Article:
Illinois was one of two states – the other being Arizona – that was the subject of cyber attacks on voter information in 2016.
(TNS) -- A state senator said Thursday he will ask local election authorities to take steps to ensure their election data cannot be hacked.
Sen. Michael Hastings, D-Tinley Park, said the move is warranted after the cyber attack last year on state voter registration records that exposed personal information of thousands of Illinois voters.
"There are some vulnerabilities that I believe still exist at the local officials' level," Hastings said. "We'll pass a resolution urging them to monitor systems and make sure there's no malware or software lurking in the system that makes them vulnerable."
Hastings said the FBI thinks attempts will be made by foreign hackers in 2018 and again in 2020 to infiltrate American voter registration systems. Illinois was one of two states – the other was Arizona – that was the subject of cyber attacks on voter information in 2016.
Sangamon County Clerk Don Gray said the county contracts with an outside vendor to manage its voter registration system.
"We're working through a vendor who has very sophisticated versions of encryption and protection," Gray said. "It's really on their backs, not ours (to comply with Hastings' resolution)."
Gray said that the county system does a daily update of voter registration records with the State Board of Elections. He said it "shouldn't be too troublesome, I don't think" for the county to perform additional analysis of security during those updates.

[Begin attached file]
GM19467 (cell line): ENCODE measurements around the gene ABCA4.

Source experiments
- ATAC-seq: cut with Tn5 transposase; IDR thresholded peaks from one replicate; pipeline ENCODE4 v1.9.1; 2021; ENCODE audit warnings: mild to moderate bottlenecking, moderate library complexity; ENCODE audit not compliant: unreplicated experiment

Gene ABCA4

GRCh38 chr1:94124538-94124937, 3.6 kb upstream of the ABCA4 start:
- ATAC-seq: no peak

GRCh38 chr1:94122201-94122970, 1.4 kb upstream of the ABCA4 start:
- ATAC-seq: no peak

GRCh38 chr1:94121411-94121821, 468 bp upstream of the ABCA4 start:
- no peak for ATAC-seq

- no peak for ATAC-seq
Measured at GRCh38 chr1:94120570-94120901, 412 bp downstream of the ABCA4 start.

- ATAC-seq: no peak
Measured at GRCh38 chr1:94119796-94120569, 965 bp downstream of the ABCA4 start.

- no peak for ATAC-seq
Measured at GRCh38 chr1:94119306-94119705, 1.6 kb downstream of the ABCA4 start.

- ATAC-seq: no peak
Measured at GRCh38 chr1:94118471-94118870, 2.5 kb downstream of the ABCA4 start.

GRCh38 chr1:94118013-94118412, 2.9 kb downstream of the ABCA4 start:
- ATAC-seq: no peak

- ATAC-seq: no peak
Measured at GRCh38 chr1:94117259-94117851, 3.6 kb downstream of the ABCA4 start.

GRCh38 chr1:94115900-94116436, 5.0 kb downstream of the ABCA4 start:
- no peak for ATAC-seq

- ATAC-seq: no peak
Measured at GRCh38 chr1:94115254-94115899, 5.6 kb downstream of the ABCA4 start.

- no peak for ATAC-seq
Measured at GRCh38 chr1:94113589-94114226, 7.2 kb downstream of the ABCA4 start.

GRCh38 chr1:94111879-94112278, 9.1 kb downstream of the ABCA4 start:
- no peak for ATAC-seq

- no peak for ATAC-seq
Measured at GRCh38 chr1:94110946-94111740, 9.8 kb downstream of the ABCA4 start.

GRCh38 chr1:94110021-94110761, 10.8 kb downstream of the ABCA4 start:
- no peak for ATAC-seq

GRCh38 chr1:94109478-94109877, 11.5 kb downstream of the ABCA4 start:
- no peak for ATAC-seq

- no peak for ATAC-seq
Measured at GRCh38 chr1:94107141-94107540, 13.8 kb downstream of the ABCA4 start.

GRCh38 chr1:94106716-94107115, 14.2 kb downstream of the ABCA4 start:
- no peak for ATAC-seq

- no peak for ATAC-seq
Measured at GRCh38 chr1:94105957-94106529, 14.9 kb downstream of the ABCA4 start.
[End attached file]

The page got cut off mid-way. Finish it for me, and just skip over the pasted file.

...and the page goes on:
"I've always felt comfortable in Sangamon County that we have protections in place," Gray said.
Hastings said one concern is that local election systems could get infected from malware during times the systems are linked to state election computers.
State Board of Elections officials testified before Hastings' subcommittee Thursday that 70,000 to 80,000 names of Illinois voters were accessed during last year's cyber attack. The hackers got driver's license numbers of some voters and also were able to obtain signatures and the last four digits of some Social Security numbers. The voters affected by the attack were notified by the state.
The attack was traced to computer equipment in the Netherlands that Hastings said was linked to hacking groups in Russia.
State officials said that since the attack, they've increased security of their systems.
©2017 The State Journal-Register, Springfield, Ill. Distributed by Tribune Content Agency, LLC.